Sunday, 24 July 2011

Response to the Epic e-Learning Debate

I support the motion in the 2011 Epic e-Learning debate
This house believes that as social learning grows, so the requirement for  traditional training departments shrinks
First, social learning is not a fad, it is not something new and it is not something that since the evolution of humankind has ever had a date on it. It is a fundamental part of our humanity. As humans we learn by interaction – that is social learning – nothing more nothing less.
Secondly, the motion is not about the end, death-knell, diminution of an L&D function. In supporting the motion I strongly back Jane Hart’s explanation . The motion is not about Training departments per se diminishing as a result of social learning. Rather it is about the fact that the traditional training department has run its course – with the opportunity now to powerfully transform itself, if it will, into a true business added value function by leveraging new technologies to become a key business partner.
It is self-evident that Financial Directors, who are not for the most part fools, respond to strategic business decisions to cut costs by looking for savings from areas that line managers do not believe add value to their businesses. I have been personally involved from both sides in enough Overhead Value Added studies over 20 years to know that training gets cuts when managers cannot relate any benefit to the expended effort and expenditure. That is why “Training” budgets get cut.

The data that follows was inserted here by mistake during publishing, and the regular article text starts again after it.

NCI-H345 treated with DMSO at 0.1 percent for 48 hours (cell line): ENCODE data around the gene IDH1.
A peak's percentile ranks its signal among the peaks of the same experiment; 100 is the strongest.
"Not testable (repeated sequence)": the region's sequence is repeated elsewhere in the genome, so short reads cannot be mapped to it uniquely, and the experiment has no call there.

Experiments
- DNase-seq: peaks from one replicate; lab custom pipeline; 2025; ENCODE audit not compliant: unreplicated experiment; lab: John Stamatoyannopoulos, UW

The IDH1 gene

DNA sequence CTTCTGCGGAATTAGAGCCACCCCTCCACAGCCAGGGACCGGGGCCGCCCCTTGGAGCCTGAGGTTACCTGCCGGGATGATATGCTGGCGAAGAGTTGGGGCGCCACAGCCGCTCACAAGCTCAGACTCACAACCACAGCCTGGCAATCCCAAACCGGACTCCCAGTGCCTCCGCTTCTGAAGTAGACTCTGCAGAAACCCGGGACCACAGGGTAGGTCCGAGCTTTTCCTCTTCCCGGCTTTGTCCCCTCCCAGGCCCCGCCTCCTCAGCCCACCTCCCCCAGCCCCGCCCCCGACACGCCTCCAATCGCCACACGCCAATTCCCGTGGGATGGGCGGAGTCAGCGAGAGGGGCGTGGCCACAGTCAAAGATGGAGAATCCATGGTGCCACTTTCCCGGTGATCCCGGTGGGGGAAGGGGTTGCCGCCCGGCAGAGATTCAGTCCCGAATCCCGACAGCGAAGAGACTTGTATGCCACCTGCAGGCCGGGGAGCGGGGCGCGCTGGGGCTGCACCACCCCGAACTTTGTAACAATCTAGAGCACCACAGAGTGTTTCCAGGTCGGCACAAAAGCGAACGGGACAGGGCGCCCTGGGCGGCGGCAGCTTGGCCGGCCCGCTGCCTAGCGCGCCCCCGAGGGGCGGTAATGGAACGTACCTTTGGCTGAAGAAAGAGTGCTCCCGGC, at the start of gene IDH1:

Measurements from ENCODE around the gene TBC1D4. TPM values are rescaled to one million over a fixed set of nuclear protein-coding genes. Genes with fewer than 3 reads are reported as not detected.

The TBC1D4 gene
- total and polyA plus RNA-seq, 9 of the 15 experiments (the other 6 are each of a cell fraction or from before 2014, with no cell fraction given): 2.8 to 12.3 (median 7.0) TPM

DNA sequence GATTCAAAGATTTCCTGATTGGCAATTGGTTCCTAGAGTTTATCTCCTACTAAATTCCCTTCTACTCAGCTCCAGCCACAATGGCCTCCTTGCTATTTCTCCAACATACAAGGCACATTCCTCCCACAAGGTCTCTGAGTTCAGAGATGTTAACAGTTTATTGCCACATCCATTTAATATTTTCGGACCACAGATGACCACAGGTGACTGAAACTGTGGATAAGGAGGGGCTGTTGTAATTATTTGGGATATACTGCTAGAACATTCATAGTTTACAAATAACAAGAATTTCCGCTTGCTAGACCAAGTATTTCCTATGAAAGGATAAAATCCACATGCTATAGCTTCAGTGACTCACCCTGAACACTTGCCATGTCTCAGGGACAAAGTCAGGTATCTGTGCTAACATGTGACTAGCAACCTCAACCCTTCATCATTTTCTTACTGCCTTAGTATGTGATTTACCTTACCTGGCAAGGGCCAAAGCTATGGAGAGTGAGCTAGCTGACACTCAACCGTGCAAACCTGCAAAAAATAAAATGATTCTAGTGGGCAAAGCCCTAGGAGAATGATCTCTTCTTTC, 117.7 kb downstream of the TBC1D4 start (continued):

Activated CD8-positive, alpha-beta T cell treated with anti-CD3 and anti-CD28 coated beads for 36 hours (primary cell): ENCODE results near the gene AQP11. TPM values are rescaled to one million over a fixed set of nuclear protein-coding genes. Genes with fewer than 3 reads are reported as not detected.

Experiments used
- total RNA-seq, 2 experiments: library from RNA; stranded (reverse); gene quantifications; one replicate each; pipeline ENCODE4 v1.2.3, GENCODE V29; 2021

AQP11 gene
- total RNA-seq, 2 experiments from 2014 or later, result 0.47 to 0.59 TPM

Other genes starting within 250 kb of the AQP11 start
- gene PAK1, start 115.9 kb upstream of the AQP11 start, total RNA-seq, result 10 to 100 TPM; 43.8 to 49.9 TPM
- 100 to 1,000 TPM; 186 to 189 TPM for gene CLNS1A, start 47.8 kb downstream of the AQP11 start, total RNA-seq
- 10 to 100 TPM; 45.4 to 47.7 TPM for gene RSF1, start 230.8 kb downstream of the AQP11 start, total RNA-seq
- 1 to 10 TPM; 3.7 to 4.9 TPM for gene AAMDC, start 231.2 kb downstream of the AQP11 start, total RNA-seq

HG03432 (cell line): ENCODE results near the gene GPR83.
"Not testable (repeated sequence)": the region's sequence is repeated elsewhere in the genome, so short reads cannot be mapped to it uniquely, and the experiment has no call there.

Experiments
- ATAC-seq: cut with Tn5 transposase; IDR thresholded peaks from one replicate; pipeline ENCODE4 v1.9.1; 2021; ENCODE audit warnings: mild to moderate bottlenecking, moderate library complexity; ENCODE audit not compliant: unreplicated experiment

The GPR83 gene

It is only when added value is seen that budgets are maintained or even increased as the business challenges mount. The fact that the traditional Training function has chosen to stick stubbornly to outdated teaching methods (often hiding behind dressing them up in fancy clothes and calling them e-learning of the worst kind) is the cause of its dramatic decline. Their cost benefit is not seen – and in many cases there is no perceived benefit at all – a total mismatch between what the Training function believes it is doing and what management sees is being delivered
Recognising that traditional training, whether face to face or enhanced by the wonderful range of new tools, is only a constituent part of the learning spectrum – albeit one that enhances what can be done purely by social interaction for certain aspects – provides a way back for L&D to where it should be – at the centre of business strategy and performance improvement. If L&D cannot recognise that, then in the end it deserves what will surely happen to it – oblivion. It will be replaced by something else – which will be a ubiquitous, community driven culture of sharing and self-driven learning which is now developing strongly throughout society and in which “training ” will have to find a new place to stand. What is that called? Social learning expressed in the business environment!